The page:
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Study Shows Insulin Resistance May Raise Risk of Brain Plaques Associated With Alzheimer's
WebMD Health News
Reviewed By Laura J. Martin, MD
The new findings, which appear in the Aug. 25 issue of Neurology, may give more evidence of the connection between diabetes and Alzheimer's disease.
In insulin resistance, the hormone insulin, produced by the pancreas, becomes less effective in lowering blood sugar. People with insulin resistance are at risk for developing type 2 diabetes.
"Type 2 diabetes and Alzheimer's disease are two epidemics growing at alarming levels around the world," says study researcher Kensuke Sasaki, MD, PhD, with Kyushu University in Fukuoka, Japan, in a news release. "With the rising obesity rates and the fact that obesity is related to the rise in type 2 diabetes, these results are very concerning."
Checking for Signs of Alzheimer's
In the new study, 135 Japanese men and women underwent diabetes screening tests in 1988 and were followed for up to 15 years for signs of Alzheimer's disease. Overall, 16% showed signs of clinical Alzheimer's disease before they died; 65% of people in the study also showed evidence of plaques in their autopsied brains after death.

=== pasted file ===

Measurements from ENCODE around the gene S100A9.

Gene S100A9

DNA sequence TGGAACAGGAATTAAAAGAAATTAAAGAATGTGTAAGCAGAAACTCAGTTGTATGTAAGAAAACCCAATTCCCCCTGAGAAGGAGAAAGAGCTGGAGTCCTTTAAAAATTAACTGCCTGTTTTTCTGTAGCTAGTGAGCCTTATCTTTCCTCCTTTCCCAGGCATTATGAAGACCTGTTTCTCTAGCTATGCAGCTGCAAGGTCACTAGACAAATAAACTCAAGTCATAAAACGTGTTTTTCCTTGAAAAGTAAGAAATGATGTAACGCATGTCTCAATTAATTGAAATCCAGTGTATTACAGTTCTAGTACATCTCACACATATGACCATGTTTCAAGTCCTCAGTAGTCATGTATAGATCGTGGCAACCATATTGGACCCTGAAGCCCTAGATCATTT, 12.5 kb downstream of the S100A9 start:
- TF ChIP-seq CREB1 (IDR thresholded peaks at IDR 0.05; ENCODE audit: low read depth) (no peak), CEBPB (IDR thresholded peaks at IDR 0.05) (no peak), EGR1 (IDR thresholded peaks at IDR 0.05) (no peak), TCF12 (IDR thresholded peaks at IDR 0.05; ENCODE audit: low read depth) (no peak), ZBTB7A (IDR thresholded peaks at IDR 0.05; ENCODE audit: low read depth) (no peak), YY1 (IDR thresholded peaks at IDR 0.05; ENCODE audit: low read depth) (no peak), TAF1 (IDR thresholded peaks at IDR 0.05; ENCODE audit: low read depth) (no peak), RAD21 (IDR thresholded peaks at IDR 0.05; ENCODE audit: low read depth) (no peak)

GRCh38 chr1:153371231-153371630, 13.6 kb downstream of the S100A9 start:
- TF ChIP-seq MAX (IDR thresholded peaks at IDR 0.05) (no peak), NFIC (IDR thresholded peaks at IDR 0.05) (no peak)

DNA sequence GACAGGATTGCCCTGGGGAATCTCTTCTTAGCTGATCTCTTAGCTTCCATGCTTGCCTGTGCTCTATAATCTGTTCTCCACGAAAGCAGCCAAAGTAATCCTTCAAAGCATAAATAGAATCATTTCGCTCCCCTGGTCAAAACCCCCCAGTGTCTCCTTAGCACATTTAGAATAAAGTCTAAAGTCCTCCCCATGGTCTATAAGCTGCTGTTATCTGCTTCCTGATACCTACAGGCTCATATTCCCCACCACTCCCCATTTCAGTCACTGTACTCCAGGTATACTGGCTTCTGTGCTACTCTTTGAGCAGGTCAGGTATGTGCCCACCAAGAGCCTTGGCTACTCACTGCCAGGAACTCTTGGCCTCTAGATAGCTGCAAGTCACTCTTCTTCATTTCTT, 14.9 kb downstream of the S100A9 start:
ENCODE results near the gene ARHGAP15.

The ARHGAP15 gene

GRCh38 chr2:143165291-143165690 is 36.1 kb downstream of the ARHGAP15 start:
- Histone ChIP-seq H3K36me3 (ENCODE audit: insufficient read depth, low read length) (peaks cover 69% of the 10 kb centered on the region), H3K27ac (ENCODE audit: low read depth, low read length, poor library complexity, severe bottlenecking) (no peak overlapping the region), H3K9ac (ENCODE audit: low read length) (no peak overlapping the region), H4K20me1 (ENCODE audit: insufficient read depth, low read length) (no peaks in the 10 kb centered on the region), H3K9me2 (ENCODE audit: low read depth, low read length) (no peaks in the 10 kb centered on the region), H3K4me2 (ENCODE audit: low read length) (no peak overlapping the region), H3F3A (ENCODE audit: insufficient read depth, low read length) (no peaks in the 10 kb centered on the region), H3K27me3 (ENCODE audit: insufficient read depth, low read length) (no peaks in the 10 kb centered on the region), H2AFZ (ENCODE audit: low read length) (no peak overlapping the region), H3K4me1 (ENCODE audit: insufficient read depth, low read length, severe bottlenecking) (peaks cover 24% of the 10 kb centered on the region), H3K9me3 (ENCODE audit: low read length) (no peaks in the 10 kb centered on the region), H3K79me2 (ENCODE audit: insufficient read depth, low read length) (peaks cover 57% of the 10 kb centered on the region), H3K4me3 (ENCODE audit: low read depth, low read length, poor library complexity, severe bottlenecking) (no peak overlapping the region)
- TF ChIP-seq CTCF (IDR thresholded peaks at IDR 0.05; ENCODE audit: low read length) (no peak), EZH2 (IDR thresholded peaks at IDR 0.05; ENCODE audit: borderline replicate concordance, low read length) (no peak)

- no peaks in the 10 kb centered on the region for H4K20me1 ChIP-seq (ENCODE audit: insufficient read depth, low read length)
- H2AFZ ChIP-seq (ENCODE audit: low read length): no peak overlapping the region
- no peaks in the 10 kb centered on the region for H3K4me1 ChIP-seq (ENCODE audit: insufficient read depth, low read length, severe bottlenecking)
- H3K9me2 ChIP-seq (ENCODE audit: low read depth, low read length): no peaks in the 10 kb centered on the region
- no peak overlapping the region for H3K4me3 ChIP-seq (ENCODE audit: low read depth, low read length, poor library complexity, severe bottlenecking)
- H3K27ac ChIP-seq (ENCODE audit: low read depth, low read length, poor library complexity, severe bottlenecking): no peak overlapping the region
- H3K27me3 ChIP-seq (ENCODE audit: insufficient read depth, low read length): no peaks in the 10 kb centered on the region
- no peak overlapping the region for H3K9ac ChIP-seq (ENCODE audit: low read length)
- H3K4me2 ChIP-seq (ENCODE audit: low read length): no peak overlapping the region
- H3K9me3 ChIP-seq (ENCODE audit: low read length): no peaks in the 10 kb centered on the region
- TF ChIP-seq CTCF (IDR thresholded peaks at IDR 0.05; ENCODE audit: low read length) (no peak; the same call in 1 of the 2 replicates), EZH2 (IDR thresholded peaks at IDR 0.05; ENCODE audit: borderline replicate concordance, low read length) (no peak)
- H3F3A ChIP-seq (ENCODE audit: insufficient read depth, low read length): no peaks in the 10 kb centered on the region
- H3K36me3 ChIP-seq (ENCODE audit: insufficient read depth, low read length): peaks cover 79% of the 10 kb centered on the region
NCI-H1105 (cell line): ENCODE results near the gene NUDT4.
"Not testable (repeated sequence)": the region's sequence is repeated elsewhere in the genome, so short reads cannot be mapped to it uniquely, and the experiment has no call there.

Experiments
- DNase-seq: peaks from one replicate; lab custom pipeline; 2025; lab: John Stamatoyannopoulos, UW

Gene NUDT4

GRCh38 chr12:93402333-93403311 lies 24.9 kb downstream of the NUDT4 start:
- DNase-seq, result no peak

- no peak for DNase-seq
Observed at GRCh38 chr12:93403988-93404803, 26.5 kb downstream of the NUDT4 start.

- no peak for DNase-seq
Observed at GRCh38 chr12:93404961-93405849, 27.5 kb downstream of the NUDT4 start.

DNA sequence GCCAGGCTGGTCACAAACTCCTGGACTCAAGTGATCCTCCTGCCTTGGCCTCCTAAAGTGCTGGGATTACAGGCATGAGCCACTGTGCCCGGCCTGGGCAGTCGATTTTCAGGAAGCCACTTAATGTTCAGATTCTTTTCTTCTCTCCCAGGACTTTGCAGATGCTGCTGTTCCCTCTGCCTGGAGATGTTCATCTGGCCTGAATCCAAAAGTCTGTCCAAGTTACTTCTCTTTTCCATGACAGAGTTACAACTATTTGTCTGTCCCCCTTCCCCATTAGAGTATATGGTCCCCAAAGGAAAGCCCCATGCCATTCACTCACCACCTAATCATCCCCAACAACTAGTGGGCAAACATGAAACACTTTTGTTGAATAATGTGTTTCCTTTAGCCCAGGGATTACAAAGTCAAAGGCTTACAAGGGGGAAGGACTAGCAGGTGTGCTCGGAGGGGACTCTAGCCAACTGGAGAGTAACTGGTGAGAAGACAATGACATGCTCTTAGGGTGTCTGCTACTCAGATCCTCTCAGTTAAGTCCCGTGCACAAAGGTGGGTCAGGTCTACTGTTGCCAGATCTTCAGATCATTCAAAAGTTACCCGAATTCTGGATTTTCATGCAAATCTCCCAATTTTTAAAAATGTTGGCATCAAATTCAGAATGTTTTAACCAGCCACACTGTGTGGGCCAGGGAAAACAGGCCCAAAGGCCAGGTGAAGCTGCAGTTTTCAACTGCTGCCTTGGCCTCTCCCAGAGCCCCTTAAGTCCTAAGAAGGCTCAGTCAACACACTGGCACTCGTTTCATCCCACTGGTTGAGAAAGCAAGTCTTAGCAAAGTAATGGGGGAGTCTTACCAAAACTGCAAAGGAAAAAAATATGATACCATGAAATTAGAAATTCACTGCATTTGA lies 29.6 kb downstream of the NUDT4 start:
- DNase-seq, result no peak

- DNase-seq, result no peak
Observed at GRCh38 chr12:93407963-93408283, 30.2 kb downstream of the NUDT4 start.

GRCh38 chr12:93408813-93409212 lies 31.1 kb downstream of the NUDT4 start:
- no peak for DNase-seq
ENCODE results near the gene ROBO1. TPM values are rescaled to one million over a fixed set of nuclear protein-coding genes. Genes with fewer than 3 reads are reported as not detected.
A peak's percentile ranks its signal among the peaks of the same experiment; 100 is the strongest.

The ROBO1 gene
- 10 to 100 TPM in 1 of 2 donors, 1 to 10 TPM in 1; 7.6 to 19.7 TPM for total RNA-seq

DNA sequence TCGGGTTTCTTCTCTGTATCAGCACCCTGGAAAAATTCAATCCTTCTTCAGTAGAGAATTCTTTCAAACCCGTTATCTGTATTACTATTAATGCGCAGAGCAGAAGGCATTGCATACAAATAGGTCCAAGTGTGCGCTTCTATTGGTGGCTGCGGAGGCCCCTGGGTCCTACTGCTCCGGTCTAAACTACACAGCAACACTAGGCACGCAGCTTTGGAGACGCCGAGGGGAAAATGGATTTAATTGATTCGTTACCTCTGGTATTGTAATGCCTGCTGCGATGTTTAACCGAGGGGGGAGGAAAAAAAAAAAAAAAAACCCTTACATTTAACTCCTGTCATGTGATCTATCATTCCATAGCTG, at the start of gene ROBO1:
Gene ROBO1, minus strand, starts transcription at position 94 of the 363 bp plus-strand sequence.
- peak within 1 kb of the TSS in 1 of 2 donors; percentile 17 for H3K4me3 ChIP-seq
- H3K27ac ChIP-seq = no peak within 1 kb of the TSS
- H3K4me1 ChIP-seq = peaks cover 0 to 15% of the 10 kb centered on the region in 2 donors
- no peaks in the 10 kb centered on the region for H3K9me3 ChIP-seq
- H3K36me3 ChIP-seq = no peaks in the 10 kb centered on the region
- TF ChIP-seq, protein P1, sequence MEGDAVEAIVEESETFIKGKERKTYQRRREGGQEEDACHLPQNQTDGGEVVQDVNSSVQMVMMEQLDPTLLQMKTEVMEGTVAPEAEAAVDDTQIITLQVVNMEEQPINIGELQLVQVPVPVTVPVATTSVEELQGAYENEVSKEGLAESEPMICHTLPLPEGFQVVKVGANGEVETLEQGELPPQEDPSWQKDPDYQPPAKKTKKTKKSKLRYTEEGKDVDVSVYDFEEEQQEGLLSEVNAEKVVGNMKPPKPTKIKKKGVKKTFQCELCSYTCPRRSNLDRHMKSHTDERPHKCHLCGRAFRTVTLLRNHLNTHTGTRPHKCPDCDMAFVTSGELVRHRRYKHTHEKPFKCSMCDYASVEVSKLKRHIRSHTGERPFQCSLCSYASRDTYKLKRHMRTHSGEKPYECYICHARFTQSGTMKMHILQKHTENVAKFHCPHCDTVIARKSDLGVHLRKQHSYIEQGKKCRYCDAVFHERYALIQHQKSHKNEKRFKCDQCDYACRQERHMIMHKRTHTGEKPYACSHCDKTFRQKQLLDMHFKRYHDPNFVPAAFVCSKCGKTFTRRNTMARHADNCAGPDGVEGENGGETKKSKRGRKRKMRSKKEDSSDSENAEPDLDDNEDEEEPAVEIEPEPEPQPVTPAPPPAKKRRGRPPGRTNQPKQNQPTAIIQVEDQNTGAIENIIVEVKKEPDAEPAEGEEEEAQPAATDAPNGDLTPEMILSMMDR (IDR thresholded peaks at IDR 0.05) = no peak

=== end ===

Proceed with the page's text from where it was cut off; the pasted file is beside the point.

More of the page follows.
People who had abnormal results on their blood sugar tests were more likely to have plaques in their brain, the study shows. This relationship was more pronounced among people who also had a form of the ApoE gene that's been linked to a higher risk of developing Alzheimer's disease.
There was no link between insulin resistance and type 2 diabetes and risk for developing brain tangles, another brain abnormality seen with Alzheimer's disease, the study shows.
"Further studies are needed to determine if insulin resistance is a cause of the development of these plaques," Sasaki says. If it is,"it's possible that by controlling or preventing diabetes, we might also be helping to prevent Alzheimer's disease."
The new study "supports the hypothesis that insulin resistance and type 2 diabetes is causally related to a higher risk of dementia including Alzheimer's disease," writes Jose A. Luchsinger, MD, MPH, in an accompanying editorial.
More studies are needed to figure out precisely how the conditions are connected, he writes.
"This is urgent considering that over half of the U.S. population in the age group most at risk for cognitive impairment has prediabetes or type 2 diabetes," he writes.
Some current trials are looking at how available insulin-sensitizing drugs affect cognitive impairment.
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Luchsinger, J.A. Neurology, Aug. 31, 2010; vol 75: pp 758-759.
News release, American Academy of Neurology.
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